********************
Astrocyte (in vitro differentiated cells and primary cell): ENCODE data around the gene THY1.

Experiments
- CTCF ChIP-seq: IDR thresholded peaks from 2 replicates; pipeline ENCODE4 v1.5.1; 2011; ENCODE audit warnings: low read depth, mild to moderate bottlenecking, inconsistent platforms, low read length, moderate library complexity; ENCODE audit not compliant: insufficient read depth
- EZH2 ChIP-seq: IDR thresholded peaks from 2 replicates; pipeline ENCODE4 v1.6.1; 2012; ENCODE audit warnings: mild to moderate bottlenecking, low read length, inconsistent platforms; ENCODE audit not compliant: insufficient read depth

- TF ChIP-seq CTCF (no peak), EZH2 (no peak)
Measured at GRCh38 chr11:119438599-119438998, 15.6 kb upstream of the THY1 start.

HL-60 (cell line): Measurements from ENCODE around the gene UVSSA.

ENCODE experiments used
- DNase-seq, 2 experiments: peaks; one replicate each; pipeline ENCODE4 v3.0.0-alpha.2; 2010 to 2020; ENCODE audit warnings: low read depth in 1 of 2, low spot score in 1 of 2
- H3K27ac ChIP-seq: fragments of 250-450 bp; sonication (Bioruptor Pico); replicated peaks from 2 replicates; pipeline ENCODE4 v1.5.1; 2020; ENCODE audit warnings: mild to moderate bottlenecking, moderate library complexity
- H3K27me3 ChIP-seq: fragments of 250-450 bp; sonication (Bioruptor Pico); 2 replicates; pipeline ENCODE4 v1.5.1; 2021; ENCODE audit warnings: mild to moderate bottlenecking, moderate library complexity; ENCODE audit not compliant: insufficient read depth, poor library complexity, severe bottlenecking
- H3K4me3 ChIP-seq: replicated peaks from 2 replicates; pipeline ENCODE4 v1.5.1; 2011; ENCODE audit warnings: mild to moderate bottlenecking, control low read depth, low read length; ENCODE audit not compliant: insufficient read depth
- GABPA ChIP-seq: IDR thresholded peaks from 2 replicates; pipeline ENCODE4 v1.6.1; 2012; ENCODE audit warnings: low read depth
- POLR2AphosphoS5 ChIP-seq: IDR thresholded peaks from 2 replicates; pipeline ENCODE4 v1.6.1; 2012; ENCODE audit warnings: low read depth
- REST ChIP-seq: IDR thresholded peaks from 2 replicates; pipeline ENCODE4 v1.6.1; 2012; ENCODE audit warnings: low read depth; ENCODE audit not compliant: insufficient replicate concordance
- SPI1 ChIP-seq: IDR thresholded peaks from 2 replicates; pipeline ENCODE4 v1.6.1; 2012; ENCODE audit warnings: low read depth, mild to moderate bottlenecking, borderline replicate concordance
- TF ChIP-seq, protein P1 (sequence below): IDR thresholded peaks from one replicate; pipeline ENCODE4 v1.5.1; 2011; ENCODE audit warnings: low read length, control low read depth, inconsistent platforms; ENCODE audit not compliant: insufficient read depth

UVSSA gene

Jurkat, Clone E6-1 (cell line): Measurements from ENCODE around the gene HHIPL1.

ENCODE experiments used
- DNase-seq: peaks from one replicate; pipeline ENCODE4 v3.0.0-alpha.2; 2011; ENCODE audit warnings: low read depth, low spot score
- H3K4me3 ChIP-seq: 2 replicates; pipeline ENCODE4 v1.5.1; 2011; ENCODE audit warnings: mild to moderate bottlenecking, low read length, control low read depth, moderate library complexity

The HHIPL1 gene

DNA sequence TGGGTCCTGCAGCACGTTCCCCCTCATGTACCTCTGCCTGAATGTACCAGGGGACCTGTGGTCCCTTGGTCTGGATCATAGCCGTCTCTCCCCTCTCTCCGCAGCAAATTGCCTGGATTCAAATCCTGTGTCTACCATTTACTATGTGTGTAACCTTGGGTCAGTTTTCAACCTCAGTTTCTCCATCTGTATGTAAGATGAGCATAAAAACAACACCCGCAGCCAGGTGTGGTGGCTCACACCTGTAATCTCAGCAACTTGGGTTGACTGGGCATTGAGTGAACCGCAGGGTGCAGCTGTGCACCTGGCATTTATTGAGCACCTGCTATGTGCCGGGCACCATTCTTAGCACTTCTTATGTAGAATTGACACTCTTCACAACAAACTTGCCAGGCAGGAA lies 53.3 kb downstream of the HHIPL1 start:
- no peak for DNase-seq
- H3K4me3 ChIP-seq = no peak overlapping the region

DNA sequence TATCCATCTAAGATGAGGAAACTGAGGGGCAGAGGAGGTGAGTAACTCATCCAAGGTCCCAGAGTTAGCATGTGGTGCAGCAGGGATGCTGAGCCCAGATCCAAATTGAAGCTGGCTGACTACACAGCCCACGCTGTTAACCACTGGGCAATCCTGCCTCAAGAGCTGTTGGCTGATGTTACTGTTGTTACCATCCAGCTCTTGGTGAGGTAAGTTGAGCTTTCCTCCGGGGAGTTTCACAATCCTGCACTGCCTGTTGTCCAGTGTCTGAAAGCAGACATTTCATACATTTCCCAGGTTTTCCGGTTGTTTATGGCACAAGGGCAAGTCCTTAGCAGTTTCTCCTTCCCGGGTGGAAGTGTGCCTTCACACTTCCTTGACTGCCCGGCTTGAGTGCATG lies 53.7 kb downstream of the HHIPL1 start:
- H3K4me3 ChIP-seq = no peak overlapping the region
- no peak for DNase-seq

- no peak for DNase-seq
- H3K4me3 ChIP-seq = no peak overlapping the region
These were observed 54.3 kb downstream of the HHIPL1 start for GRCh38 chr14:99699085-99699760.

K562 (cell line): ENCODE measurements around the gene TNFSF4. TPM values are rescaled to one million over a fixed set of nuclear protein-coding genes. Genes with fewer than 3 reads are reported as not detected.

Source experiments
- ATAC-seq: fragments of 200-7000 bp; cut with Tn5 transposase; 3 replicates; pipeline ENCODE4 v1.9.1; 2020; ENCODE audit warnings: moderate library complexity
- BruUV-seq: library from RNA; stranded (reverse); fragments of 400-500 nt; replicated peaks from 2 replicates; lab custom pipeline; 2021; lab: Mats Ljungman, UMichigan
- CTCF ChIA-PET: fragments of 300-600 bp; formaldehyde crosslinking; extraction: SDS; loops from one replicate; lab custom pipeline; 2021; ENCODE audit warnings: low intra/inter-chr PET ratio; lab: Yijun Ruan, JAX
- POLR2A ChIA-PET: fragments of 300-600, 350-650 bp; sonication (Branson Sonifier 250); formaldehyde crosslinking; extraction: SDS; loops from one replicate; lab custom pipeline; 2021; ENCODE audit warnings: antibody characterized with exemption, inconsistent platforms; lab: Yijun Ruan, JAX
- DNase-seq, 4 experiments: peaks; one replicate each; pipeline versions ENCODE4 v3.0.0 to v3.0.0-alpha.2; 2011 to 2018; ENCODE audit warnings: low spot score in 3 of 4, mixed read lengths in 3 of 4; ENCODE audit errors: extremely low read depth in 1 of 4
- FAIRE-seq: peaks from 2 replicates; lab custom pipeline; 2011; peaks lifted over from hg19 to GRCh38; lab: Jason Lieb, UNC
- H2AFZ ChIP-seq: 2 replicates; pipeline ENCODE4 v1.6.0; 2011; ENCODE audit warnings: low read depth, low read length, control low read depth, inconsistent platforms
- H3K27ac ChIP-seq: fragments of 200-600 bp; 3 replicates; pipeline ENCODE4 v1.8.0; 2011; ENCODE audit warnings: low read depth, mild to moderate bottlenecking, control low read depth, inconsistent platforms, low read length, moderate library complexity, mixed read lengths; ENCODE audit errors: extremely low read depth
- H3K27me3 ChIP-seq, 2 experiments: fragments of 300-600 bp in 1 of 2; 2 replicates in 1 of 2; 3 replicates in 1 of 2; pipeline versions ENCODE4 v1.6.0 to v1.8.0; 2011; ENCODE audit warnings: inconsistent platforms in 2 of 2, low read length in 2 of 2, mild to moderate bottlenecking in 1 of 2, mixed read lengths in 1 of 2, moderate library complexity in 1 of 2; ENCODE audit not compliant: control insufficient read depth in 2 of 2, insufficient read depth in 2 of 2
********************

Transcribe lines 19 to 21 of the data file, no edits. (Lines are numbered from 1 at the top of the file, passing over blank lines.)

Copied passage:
Jurkat, Clone E6-1 (cell line): Measurements from ENCODE around the gene HHIPL1.

ENCODE experiments used
- DNase-seq: peaks from one replicate; pipeline ENCODE4 v3.0.0-alpha.2; 2011; ENCODE audit warnings: low read depth, low spot score